IMF bailout for Pak not enough to pay off China loans, warns US
31 July 2018
The United States has warned that a $1-billion loan that Pakistan has sought from the International Monetary Fund (IMF) to stabilise its foreign currency reserves, could find its way to China and its banks and further complicate that country’s currency crisis.
Pakistan, which has around $5 billion in outstanding loans from China to fund major infrastructure projects under China’s 'One Belt One Road’ initiative, has sought another $1 billion in loans from the IMF to stabilise its plummeting foreign currency reserves.
US Secretary of State Mike Pompeo on Monday said any potential IMF bailout for Pakistan's new government should insist that the funds are not used to pay off Chinese lenders of there is going to be any meaningful bailout.
In an interview with CNBC television, Pompeo said the United States looked forward to engagement with the government of Pakistan's expected new prime minister, Imran Khan, but said there was "no rationale" for a bailout that pays off Chinese loans to Pakistan.
"Make no mistake. We will be watching what the IMF does," Pompeo said. "There's no rationale for IMF tax dollars, and associated with that American dollars that are part of the IMF funding, for those to go to bail out Chinese bondholders or China itself," Pompeo said.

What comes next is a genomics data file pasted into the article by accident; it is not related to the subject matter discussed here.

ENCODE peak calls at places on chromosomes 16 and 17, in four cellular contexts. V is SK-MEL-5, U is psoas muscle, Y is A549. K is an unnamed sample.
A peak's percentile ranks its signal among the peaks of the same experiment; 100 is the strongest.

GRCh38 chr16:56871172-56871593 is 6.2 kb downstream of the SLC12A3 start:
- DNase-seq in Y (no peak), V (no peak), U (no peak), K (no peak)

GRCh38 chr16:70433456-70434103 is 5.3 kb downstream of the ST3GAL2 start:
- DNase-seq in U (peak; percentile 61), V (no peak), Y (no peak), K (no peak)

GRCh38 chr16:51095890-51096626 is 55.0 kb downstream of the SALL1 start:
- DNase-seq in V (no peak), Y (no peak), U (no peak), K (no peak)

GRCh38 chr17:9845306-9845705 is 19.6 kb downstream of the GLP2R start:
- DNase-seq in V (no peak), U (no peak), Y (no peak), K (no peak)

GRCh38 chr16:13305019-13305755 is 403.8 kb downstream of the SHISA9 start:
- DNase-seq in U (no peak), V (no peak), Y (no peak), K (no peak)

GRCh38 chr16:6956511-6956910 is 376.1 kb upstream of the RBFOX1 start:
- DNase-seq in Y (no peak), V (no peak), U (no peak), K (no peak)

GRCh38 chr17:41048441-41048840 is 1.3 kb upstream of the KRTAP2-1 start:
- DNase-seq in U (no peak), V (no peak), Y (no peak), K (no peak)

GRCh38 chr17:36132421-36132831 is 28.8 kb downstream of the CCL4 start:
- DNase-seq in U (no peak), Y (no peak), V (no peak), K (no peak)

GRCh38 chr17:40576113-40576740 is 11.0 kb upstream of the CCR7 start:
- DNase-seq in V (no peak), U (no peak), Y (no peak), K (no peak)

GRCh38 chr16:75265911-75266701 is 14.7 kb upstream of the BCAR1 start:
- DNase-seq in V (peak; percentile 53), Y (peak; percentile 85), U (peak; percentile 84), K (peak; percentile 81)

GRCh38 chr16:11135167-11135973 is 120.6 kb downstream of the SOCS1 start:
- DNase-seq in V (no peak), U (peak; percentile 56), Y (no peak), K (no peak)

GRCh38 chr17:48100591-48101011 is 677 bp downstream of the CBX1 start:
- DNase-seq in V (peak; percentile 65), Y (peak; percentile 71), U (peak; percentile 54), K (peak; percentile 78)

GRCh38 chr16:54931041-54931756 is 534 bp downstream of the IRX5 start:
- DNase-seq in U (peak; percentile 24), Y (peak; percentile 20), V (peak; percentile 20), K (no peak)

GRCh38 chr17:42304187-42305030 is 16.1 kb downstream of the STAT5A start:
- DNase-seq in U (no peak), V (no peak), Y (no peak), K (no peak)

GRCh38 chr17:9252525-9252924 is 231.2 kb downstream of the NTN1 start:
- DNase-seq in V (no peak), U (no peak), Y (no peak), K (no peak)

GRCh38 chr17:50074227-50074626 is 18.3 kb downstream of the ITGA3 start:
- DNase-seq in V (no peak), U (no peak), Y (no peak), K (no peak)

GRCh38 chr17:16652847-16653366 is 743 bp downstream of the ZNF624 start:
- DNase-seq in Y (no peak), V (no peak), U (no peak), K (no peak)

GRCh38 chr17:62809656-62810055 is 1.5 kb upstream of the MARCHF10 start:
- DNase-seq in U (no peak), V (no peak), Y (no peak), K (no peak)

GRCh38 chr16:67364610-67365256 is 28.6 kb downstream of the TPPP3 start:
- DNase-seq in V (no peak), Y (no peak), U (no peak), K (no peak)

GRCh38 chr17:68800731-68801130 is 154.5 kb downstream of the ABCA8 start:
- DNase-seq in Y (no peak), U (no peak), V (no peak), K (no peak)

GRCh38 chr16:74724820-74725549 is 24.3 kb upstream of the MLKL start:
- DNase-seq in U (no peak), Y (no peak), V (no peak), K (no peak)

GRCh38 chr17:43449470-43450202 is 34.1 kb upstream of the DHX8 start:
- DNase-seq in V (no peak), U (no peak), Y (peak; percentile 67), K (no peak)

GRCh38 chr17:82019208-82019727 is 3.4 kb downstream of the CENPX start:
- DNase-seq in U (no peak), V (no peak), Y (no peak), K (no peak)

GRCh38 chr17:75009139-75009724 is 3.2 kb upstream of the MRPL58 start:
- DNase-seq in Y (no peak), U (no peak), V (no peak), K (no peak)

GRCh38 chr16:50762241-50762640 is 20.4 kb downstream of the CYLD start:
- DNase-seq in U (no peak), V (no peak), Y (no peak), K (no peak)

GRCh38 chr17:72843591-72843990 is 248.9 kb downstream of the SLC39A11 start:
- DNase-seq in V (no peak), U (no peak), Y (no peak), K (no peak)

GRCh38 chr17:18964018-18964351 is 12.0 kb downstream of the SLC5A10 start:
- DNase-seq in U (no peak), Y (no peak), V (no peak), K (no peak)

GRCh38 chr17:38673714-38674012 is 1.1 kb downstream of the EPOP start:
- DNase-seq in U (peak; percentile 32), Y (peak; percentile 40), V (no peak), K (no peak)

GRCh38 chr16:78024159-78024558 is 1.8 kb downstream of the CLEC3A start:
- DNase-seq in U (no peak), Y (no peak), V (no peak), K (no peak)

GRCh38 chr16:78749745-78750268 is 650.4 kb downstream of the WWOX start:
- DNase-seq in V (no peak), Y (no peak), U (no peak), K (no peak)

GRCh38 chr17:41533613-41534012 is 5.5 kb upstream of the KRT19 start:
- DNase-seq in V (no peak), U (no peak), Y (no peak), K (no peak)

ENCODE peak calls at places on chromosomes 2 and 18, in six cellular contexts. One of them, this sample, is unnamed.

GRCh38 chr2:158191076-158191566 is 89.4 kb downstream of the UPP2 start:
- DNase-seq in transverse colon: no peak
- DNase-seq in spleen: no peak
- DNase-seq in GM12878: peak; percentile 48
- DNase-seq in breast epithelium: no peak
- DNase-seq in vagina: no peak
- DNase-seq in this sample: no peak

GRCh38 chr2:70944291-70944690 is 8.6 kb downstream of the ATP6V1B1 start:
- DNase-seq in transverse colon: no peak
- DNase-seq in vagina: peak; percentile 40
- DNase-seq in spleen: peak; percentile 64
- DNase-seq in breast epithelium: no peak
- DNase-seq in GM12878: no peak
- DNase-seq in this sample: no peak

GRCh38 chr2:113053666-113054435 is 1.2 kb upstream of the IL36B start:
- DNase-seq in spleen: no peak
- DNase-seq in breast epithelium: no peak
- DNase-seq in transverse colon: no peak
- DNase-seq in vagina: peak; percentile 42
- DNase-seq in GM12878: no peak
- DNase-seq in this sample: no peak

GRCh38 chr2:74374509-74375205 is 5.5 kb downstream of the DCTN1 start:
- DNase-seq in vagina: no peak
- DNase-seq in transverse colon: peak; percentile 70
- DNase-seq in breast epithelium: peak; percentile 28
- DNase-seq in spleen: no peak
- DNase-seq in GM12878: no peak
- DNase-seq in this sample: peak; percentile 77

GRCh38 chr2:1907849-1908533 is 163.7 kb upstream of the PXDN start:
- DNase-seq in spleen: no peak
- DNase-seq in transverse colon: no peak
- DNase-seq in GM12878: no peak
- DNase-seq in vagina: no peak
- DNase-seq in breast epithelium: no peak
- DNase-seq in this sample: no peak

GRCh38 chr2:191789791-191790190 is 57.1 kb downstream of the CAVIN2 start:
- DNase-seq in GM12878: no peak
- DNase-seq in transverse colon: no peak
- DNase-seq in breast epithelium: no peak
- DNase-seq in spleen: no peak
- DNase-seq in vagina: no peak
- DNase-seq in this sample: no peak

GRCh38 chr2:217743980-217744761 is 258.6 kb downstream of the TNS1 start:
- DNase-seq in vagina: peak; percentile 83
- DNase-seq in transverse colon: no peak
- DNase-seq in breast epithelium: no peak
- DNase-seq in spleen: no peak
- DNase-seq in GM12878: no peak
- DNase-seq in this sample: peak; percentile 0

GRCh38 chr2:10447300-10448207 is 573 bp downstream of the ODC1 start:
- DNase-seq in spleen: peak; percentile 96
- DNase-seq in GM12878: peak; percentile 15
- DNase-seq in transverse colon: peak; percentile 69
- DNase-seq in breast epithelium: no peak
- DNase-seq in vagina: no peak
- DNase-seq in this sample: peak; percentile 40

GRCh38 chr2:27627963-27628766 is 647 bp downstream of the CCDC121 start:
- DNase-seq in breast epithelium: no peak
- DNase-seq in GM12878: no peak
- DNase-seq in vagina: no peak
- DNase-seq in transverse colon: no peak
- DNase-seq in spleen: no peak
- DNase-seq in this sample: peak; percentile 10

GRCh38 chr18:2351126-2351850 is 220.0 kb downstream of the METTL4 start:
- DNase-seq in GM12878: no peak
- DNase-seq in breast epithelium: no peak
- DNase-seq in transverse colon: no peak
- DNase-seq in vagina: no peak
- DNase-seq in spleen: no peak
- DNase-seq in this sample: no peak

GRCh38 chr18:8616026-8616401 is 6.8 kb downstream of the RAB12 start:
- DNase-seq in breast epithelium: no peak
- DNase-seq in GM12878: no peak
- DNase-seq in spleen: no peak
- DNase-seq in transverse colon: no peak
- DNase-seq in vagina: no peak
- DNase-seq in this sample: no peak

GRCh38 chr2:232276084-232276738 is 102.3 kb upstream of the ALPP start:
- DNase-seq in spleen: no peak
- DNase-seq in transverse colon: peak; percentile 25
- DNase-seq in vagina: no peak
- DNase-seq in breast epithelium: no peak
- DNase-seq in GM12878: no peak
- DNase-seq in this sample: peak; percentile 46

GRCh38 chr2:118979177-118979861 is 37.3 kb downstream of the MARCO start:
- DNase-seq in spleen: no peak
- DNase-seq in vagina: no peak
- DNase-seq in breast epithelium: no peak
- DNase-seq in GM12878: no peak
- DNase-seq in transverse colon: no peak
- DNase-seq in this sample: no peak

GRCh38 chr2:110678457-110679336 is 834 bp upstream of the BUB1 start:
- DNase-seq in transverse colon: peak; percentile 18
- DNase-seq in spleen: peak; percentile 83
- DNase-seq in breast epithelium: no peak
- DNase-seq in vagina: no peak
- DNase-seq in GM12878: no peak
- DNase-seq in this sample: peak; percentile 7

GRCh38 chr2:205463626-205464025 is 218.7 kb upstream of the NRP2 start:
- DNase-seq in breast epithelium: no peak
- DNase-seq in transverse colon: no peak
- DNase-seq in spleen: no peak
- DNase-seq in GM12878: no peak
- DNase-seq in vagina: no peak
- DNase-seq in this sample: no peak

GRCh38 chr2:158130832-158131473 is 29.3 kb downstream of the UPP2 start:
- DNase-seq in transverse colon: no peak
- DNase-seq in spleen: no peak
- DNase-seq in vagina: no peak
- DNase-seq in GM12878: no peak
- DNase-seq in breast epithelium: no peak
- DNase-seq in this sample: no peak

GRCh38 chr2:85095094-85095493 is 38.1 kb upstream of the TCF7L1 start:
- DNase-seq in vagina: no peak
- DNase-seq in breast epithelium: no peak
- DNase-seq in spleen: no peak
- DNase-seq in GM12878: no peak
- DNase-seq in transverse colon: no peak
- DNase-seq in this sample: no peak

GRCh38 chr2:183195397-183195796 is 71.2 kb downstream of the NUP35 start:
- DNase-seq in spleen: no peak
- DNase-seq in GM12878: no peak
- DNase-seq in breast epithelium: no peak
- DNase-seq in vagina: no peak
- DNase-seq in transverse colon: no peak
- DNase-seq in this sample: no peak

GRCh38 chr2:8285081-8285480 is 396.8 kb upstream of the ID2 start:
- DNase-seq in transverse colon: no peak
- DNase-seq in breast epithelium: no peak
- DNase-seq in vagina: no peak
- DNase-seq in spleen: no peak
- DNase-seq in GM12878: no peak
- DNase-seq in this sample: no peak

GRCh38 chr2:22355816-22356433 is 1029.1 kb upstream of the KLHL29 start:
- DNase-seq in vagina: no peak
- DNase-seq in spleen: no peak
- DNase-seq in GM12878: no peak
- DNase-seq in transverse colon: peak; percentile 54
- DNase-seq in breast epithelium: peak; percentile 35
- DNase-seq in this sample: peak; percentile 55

Officials in the Trump administration have criticised China's infrastructure lending to developing countries, arguing that this has saddled them with unsustainable debt. The $57-billion China-Pakistan Economic Corridor, a chain of port and rail projects envisaged under China's Belt and Road infrastructure initiative, has led to massive imports of Chinese equipment and materials, swelling Pakistan's current account deficit.
Pakistan is struggling to avert a currency crisis and if the bailout is approved, it would be Pakistan's second such bailout in five years.
Pakistan has had 14 IMF financing programmes since 1980, according to fund data, including a $6.7-billion three-year loan programme in 2013.
The Financial Times reported on Sunday that senior Pakistani finance officials were drawing up options for Khan to seek an IMF bailout of up to $12 billion.
Pakistan is struggling to avert a currency crisis that has presented the new government with its biggest challenge.
An IMF spokeswoman, however said there was no request from Pakistan for financial support. "We can confirm that we have so far not received a request for a Fund arrangement from Pakistan and that we have not had discussions with the authorities about any possible intentions," she said.